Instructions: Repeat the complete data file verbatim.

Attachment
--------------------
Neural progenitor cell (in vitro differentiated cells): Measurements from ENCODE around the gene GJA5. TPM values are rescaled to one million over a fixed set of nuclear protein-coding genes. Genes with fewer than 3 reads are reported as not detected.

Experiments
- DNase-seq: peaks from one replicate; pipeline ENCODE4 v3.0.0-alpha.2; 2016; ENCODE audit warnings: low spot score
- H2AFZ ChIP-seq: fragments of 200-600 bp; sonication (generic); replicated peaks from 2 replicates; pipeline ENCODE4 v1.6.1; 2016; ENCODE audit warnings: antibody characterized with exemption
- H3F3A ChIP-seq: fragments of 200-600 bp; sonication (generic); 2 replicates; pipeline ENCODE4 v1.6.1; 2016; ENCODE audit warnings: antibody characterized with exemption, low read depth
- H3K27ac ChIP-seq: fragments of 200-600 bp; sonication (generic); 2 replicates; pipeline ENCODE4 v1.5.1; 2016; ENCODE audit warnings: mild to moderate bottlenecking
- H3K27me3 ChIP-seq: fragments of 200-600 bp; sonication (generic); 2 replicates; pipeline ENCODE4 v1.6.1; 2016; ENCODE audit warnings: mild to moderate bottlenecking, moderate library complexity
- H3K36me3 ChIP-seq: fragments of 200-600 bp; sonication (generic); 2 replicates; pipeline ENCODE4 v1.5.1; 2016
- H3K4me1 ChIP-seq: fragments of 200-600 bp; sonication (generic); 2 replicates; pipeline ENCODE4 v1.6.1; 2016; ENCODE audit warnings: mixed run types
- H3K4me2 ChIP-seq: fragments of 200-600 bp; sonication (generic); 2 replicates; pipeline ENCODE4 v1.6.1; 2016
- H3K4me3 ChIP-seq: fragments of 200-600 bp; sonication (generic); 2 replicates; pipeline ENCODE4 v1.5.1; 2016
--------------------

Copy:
Neural progenitor cell (in vitro differentiated cells): Measurements from ENCODE around the gene GJA5. TPM values are rescaled to one million over a fixed set of nuclear protein-coding genes. Genes with fewer than 3 reads are reported as not detected.

Experiments
- DNase-seq: peaks from one replicate; pipeline ENCODE4 v3.0.0-alpha.2; 2016; ENCODE audit warnings: low spot score
- H2AFZ ChIP-seq: fragments of 200-600 bp; sonication (generic); replicated peaks from 2 replicates; pipeline ENCODE4 v1.6.1; 2016; ENCODE audit warnings: antibody characterized with exemption
- H3F3A ChIP-seq: fragments of 200-600 bp; sonication (generic); 2 replicates; pipeline ENCODE4 v1.6.1; 2016; ENCODE audit warnings: antibody characterized with exemption, low read depth
- H3K27ac ChIP-seq: fragments of 200-600 bp; sonication (generic); 2 replicates; pipeline ENCODE4 v1.5.1; 2016; ENCODE audit warnings: mild to moderate bottlenecking
- H3K27me3 ChIP-seq: fragments of 200-600 bp; sonication (generic); 2 replicates; pipeline ENCODE4 v1.6.1; 2016; ENCODE audit warnings: mild to moderate bottlenecking, moderate library complexity
- H3K36me3 ChIP-seq: fragments of 200-600 bp; sonication (generic); 2 replicates; pipeline ENCODE4 v1.5.1; 2016
- H3K4me1 ChIP-seq: fragments of 200-600 bp; sonication (generic); 2 replicates; pipeline ENCODE4 v1.6.1; 2016; ENCODE audit warnings: mixed run types
- H3K4me2 ChIP-seq: fragments of 200-600 bp; sonication (generic); 2 replicates; pipeline ENCODE4 v1.6.1; 2016
- H3K4me3 ChIP-seq: fragments of 200-600 bp; sonication (generic); 2 replicates; pipeline ENCODE4 v1.5.1; 2016